The Northumbrian evidence clinches what the existence of weordig suggests anyway, that weord is the underlying form in at least some Old English dialects, and is what dictionaries like the OED and Smith's Elements which give priority to Anglian dialects should use as their head-form. There are then three possible ways to account for the observed distribution of wyrd. We can suppose (very much as for the items in Kitson 1995: map 5) that "Thames Valley Saxon" had a different ablaut-form from the beginning, and that observed distribution directly reflects stabilization between domains of that and competing dialect forms at the close of the migration period. At the other extreme we might suppose that weord were the only Old English underlying form, wyrd wholly a result of "late West Saxon" levelling in the environment w--rC. Or it may be that both those explanations have a measure of truth, that there were two forms originally but that the domain of wyrd has spread as a result of levelling in w--rC.

That there were two distinct dialect origins tends to be confirmed by divergence in gender. Weord/wyrd has accusative -e as if feminine over most of the country; nominatives Gloucs S467 wyrp, Sussex S50(iv) uuyrth show that the -e is an inflectional ending. But only in four or five surveys is feminine gender grammatically explicit, shown in Somerset S563 and Wilts S881 by articles, mid-Hants S1275 and N. Surrey S847(i) by adjectives of direction, and N. Surrey S911(vi) by a genitive in -e (this less certain than the others in view of S412 below). Explicitly masculine grammar is shown by an article in Berks S529, by adjectives in Berks S605 and two features in SE Surrey S528(i), in the latter reinforced by endingless accusatives weorp. Endingless accusatives occur also in E. Dorset S969 and mid-Hants S1007. N. Hants S412 has genitive -e in one feature beside what should be strong masculine accusative sudeweardne governed by the preposition to (which should govern dative) in another. This kind of slippage does occur in charters elsewhere (on in the same sense regularly governs accusative), so S412 may either be viewed as a bizarre mixture really feminine (7) or really masculine, with genitive like accusative just looking as if levelled from the feminine declension. This would cast doubt on S911(vi) as well, though given its geographical closeness to S847(i) that is probably still feminine.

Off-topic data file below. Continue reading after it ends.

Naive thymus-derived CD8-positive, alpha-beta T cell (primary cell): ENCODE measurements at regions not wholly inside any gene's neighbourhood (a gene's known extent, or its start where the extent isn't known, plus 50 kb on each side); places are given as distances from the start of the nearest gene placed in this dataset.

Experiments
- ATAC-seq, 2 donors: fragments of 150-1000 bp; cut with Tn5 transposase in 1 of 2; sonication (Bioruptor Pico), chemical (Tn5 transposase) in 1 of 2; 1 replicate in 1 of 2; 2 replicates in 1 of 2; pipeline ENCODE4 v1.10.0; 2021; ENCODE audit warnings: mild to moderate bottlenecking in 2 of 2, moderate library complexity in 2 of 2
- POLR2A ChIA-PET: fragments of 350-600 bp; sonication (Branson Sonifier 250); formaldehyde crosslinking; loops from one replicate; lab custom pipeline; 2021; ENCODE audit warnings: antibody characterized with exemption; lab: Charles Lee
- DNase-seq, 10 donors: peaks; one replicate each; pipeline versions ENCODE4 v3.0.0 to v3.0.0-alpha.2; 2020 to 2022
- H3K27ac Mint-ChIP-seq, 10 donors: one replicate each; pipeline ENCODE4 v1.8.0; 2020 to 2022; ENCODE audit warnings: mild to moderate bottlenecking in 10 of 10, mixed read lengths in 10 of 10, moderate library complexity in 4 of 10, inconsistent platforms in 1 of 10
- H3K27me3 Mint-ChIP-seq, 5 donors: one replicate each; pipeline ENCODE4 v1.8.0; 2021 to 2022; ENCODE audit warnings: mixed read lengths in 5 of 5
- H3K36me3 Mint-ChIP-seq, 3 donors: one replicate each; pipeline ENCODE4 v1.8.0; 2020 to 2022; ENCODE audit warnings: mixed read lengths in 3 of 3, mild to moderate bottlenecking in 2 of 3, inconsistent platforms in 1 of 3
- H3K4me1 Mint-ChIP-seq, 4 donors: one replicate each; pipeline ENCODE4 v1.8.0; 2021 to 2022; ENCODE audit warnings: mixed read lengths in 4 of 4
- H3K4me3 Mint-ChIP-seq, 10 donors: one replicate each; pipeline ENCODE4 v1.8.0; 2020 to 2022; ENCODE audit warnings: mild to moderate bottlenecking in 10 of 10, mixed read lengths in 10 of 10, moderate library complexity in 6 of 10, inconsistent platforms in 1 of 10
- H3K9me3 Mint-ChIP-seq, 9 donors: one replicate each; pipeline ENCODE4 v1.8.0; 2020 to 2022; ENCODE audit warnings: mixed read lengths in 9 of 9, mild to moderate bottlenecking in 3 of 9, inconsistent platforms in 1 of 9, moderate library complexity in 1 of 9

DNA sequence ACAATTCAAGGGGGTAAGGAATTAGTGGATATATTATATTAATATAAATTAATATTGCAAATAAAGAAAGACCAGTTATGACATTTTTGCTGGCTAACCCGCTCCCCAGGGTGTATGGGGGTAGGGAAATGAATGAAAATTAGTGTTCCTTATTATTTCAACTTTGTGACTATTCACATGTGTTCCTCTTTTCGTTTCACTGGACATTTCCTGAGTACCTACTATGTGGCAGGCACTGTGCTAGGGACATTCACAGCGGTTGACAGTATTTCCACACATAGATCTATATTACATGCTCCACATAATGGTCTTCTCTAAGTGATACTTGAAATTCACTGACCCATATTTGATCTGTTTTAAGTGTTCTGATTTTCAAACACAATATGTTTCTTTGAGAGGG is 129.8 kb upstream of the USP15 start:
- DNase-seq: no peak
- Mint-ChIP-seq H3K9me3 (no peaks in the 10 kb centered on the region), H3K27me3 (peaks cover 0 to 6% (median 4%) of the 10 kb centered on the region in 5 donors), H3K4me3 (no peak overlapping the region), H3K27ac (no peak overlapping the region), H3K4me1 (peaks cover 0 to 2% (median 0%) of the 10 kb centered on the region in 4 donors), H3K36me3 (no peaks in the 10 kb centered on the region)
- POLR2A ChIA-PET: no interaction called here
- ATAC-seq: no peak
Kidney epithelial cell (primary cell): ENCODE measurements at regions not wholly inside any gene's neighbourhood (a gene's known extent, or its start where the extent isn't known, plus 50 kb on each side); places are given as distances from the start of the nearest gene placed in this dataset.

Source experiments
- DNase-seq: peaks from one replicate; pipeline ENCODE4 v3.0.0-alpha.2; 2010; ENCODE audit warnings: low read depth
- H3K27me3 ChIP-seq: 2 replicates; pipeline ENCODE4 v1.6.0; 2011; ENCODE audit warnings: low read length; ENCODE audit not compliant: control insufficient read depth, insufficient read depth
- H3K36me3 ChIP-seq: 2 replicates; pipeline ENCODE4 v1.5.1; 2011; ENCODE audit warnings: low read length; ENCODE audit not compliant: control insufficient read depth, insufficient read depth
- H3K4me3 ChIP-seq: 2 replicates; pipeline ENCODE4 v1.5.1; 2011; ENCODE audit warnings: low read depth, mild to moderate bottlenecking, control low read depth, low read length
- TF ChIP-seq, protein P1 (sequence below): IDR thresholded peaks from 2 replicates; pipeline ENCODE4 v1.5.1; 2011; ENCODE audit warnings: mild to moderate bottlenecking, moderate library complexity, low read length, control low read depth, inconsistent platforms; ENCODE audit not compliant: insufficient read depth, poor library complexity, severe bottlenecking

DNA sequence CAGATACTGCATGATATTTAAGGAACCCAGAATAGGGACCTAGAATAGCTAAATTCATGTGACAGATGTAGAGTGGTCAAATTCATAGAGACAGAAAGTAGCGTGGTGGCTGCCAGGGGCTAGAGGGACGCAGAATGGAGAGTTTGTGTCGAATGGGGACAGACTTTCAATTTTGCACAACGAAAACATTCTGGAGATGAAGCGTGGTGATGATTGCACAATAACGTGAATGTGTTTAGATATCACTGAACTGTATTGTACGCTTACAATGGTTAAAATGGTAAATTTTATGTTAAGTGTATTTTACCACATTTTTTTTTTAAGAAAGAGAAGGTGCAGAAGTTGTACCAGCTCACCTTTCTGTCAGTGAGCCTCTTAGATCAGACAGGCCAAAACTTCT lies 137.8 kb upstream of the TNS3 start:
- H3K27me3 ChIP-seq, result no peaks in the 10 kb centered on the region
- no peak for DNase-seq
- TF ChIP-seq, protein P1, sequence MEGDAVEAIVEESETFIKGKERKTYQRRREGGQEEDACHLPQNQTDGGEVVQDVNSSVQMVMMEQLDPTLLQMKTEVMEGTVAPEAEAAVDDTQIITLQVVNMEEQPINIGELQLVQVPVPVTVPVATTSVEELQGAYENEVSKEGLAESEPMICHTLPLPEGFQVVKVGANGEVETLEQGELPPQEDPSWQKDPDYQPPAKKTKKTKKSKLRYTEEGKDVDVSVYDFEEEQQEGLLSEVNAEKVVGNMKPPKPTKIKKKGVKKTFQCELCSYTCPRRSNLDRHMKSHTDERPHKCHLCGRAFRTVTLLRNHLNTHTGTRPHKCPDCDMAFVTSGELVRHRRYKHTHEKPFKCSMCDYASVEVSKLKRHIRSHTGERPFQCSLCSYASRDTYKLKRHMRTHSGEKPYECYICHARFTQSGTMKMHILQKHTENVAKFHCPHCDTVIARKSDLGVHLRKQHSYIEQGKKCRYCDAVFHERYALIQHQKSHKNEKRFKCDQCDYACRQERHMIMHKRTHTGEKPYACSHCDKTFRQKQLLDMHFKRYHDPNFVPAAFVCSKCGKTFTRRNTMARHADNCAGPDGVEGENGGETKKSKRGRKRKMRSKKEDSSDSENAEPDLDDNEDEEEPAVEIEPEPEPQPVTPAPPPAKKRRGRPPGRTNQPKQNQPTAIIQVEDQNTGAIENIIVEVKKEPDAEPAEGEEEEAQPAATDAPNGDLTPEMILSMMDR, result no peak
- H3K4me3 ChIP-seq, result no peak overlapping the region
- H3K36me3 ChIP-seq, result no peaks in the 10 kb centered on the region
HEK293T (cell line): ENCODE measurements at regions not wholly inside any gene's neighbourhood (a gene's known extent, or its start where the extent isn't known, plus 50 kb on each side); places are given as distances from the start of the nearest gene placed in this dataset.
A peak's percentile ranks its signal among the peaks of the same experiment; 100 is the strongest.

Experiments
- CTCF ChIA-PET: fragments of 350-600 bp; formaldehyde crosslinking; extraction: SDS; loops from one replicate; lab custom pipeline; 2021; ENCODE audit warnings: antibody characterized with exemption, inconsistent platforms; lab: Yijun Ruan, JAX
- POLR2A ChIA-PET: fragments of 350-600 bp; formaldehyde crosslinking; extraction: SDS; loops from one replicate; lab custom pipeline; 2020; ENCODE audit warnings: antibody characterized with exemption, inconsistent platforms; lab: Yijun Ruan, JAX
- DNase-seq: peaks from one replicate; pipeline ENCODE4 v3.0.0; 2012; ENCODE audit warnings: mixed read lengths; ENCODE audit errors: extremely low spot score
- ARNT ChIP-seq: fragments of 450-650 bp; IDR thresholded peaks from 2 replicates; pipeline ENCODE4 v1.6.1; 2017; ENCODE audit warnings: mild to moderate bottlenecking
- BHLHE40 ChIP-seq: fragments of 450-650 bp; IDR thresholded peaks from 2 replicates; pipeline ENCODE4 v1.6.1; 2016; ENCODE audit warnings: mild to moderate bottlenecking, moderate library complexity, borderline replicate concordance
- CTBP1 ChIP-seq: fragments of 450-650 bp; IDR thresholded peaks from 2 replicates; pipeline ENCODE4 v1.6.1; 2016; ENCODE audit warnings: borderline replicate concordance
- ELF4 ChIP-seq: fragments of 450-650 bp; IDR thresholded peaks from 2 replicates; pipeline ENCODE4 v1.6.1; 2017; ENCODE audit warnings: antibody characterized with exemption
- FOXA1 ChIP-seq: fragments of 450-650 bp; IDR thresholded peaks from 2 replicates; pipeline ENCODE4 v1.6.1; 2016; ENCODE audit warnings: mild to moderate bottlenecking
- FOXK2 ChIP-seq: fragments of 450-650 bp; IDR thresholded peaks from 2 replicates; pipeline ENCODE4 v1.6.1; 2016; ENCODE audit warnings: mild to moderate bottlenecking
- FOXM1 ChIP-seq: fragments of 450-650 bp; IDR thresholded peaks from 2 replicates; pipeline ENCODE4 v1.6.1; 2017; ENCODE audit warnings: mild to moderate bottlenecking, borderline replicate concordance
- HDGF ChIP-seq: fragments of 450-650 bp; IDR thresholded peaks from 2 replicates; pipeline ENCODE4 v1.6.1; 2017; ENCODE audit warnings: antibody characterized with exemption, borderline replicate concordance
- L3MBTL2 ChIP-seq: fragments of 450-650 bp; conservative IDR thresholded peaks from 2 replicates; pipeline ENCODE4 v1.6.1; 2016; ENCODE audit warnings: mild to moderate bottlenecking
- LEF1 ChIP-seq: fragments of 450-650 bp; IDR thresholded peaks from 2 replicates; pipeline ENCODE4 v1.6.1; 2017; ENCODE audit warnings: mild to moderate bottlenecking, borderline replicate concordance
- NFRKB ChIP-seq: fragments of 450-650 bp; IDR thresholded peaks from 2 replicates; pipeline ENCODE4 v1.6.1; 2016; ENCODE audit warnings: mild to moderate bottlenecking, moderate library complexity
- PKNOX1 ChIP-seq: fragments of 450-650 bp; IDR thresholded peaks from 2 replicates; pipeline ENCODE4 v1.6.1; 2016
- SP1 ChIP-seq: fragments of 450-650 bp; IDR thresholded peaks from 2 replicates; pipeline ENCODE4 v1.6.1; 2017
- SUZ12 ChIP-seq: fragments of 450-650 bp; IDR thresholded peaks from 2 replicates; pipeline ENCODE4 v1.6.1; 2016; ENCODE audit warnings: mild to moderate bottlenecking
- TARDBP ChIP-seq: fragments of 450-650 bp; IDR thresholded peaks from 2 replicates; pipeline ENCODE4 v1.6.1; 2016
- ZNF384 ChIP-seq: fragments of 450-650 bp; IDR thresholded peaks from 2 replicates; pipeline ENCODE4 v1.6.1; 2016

The combination of rare masculine grammar with with rare -eo- in two features in S528(ii) is a strong indication that those two variables originally went together, and that the underlying contrast is between wyrd feminine "Thames Valley Saxon" and weord masculine "old south-eastern", "south-western", and "Anglian". This accounts for all the stragglers in a way that was not possible with the dialect models available for Kitson (1990: 195), the beginning of whose penultimate sentence I hereby retract. Masculine gender for Anglian finds confirmation in Rushworth Mark 1468 bifora done word. The separate dialectal position of "south-western" here means that it is not possible to argue from this distribution to what should fill the gap in the far south-west of the map of pweores/pwyres (Kitson 1993: map 18).

The underlying dichotomy just posited relates sensibly to evidence in continental Germanic languages. Continental place-names have two corresponding elements, werth mainly Frisian and Low German and wurth Old Saxon and Old High German, corresponding phonetically to weord and wyrd respectively. Werth in High German is reported as masculine by Kluge -- Seebold (1989: 787), neuter by Forstemann ([1967], 2: 1238-1240) and Bach (1952-1956, 3: 443), in Low German by all as masculine with variants neuter; wurth is mainly feminine according to Forstemann ([1967], 2: 1443-1444) and Bach (1952-1956, 3: 452), Kluge-Seebold (1989: 801) say masculine in Old Frisian and perhaps more widely. So this is in some sort a dialect agreement between "Kentish", "Anglian", and Frisian on the one side against "West Saxon" [="Thames Valley Saxon"], Old Saxon, and Old High German on the other, tidiest if where the German authorities contradict each other we believe Kluge -- Seebold for werth and Forstemann and Bach for wurth. (8) The f orms to be posited for Germanic are *werdaz m. and *wurdiz f.

Granted these origins, it seems likely that though levellings of gender and inflection have been considerable, the domains of weord and wyrd as phonetic entities have not actually changed very much since the end of the migration period. That of wyrd does not extend more than averagely into the south-east for a "Thames Valley Saxon" word (cf. Kitson 1995: map 5); the changes seen in S1329/S1361 and S713 look only marginal; a stage -y- does not necessarily have to be posited behind S998 and S1547 at all, though one is likely.